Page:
More than 300 years ago Filipinos have been gathering food or anything that nature had to offer them. Trade or importing from other countries such as spices and food plants from Malaysians, Indonesians, Arabians, Indians, and Chinese helped the Filipinos create many different types of dishes instead always using the ingredient. Filipino food is a mixture of Eastern and Western Culture. Chinese influenced Filipino food such as noodles, which Filipinos use to make different types of pancit. Also, Chinese influence famous Filipino dishes as lumpia, kikiam, siopao, and siomai. Spanish influences on Filipino food such as rice-meat dishes and desserts, which Filipinos use to make puchero, tortas, and brazo de mercedes. American also had an influence on Filipino dishes such as burger, salads, and pie. With American/ Italian spaghetti Filipinos created their own Filipino spaghetti, which is sweet.
i is a Philippine appetizer/entrée and it is a Chinese influence. Lumpia was brought by the Chinese immigrants from the Fujian province of China to Southeast Asia and became popular where they settled in the Philippines and Indonesia. Since I was little my mom would always make lumpia for our family parties. I would watch my mom make it and I would ask her if I could help but she told me when I’m older. One day when my mom left the kitchen I placed the meat onto the wrapped and rolled it. My mom came into the kitchen and saw me making it she was impressed. She asked me if I wanted to help her.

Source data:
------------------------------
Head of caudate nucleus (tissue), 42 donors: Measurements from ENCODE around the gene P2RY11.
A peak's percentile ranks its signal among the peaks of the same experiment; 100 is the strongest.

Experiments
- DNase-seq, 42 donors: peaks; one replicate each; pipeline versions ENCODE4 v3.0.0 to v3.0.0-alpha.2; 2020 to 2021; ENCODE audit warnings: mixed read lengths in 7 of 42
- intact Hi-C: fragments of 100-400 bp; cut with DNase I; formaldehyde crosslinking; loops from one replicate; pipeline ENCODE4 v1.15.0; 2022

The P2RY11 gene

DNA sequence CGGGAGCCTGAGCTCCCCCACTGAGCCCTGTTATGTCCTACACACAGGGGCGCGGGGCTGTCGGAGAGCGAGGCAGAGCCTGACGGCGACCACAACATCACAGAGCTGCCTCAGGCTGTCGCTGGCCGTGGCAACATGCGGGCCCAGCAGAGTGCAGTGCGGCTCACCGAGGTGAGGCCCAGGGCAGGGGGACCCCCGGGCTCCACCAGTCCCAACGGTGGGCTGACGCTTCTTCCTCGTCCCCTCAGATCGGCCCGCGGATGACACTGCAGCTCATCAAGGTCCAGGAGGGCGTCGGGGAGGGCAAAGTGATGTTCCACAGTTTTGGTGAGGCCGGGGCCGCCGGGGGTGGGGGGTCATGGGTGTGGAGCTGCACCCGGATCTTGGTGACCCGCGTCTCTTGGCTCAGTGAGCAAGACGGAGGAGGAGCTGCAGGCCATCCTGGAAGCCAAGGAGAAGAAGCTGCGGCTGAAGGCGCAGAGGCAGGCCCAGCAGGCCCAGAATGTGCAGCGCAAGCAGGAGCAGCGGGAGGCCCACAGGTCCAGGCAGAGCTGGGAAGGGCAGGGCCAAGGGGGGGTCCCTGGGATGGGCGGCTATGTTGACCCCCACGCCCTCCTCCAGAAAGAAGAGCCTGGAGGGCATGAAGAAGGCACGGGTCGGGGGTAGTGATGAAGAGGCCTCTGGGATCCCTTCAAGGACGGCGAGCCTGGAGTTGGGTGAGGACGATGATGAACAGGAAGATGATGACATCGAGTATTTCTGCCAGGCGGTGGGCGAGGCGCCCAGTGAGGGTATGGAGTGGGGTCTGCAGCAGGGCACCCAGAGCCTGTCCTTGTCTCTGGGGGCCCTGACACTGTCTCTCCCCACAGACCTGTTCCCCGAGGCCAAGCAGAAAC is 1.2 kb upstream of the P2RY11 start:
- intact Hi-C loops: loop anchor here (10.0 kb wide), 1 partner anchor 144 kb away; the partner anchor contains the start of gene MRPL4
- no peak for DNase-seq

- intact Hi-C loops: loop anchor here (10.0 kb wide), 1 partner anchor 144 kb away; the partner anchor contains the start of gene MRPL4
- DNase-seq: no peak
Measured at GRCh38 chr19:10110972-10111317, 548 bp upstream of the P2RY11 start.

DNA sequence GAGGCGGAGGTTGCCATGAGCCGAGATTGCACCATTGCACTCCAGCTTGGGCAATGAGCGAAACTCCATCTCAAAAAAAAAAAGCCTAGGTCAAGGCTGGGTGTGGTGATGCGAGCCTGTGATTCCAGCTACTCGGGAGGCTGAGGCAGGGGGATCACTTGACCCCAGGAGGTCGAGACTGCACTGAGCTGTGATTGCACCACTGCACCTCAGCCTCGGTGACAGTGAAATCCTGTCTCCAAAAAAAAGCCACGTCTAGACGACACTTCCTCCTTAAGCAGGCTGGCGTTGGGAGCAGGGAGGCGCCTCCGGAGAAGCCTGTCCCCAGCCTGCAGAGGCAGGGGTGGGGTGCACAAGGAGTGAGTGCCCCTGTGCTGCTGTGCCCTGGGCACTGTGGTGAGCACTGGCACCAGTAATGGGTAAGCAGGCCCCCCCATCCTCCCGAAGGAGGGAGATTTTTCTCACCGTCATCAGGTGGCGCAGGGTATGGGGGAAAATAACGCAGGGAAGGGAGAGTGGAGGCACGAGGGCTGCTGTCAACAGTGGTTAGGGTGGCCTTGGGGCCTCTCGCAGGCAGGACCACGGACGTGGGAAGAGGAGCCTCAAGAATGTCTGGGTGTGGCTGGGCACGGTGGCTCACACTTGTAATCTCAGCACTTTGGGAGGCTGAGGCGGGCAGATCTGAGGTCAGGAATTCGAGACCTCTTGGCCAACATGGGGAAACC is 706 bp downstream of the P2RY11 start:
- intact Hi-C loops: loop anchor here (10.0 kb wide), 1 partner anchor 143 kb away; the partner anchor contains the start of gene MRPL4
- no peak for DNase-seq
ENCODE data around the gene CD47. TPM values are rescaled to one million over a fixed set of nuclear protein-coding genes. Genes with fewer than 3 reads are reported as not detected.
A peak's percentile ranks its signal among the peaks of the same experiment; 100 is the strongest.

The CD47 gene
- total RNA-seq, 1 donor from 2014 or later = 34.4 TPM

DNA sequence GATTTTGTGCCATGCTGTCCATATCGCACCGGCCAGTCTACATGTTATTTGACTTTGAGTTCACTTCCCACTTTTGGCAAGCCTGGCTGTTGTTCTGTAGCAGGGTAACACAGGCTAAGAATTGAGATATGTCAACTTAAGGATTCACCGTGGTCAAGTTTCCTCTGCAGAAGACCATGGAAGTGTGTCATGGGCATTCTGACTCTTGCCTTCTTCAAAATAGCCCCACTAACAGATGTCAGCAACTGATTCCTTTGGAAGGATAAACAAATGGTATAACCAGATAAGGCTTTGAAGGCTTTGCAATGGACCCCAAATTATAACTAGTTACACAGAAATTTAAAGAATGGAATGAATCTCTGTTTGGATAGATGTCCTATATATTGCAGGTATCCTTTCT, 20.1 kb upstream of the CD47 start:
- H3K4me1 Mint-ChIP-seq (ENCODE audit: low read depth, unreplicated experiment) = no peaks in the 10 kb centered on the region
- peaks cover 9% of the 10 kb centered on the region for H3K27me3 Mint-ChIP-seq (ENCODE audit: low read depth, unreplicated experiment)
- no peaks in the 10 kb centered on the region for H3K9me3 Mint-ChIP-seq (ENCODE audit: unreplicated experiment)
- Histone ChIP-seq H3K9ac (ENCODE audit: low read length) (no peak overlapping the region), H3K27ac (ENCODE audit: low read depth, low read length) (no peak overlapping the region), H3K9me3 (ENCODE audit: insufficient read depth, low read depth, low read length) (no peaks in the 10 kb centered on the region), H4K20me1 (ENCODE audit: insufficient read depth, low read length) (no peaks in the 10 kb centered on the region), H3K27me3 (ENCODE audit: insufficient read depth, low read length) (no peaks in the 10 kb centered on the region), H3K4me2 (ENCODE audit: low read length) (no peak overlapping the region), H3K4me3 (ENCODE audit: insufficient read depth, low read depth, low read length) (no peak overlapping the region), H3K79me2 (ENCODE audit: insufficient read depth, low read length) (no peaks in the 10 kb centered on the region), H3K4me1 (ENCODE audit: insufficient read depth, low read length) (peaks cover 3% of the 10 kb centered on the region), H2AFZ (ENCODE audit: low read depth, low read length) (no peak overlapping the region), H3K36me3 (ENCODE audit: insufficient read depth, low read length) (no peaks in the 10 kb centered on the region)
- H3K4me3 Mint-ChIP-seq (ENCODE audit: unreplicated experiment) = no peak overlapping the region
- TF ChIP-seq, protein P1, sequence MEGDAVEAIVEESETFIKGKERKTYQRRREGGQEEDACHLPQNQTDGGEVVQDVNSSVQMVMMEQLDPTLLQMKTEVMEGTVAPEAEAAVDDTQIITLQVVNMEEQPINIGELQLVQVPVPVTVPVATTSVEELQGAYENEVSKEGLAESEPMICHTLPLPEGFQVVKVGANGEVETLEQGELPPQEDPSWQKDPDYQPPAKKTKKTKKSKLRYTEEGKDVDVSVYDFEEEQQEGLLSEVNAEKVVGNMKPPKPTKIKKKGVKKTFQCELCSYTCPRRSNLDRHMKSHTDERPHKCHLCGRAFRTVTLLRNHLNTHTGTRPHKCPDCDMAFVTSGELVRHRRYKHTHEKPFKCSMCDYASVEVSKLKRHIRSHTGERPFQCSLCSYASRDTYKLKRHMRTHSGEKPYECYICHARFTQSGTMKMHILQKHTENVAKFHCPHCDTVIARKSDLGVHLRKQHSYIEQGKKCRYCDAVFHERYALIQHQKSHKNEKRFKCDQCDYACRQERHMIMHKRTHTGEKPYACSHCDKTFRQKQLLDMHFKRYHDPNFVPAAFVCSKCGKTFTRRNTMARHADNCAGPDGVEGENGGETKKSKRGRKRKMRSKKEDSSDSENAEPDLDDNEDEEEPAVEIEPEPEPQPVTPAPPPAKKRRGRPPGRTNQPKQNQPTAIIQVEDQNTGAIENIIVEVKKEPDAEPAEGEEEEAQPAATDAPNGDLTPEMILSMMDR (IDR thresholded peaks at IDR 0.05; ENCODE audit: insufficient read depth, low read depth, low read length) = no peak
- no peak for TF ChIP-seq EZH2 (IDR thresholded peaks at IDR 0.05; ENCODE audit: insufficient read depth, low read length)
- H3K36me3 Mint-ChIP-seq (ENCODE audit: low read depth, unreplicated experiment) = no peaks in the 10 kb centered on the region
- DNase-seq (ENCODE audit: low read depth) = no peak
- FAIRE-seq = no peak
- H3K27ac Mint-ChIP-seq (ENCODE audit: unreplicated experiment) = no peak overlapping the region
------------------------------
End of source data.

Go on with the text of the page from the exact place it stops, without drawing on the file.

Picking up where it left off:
1 tablespoon vegetable oil
1 pound ground pork
2 cloves garlic, crushed
1/2 cup chopped onion
1/2 cup minced carrots
1/2 cup chopped green onions
1/2 cup thinly sliced green cabbage
1 teaspoon ground black pepper
1 teaspoon salt
1 teaspoon garlic powder
1 teaspoon soy sauce
30 lumpia wrappers
2 cups vegetable oil for frying
Place a wok or large skillet over high heat, and pour in 1 tablespoon vegetable oil. Cook pork, stirring frequently, until no pink is showing. Remove pork from pan and set aside. Drain grease from pan, leaving a thin coating. Cook garlic and onion in the same pan for 2 minutes. Stir in the cooked pork, carrots, green onions, and cabbage. Season with pepper, salt, garlic powder, and soy sauce. Remove from heat, and set aside until cool enough to handle.
Place three heaping tablespoons of the filling diagonally near one corner of each wrapper, leaving a 1 1/2 inch space at both ends. Fold the side along the length of the filling over the filling, tuck in both ends, and roll neatly. Keep the roll tight as you assemble. Moisten the other side of the wrapper with water to seal the edge. Cover the rolls with plastic wrap to retain moisture.
Heat a heavy skillet over medium heat, add oil to 1/2 inch depth, and heat for 5 minutes. Slide 3 or 4 lumpia into the oil. Fry the rolls for 1 to 2 minutes, until all sides are golden brown. Drain on paper towels. Serve immediately.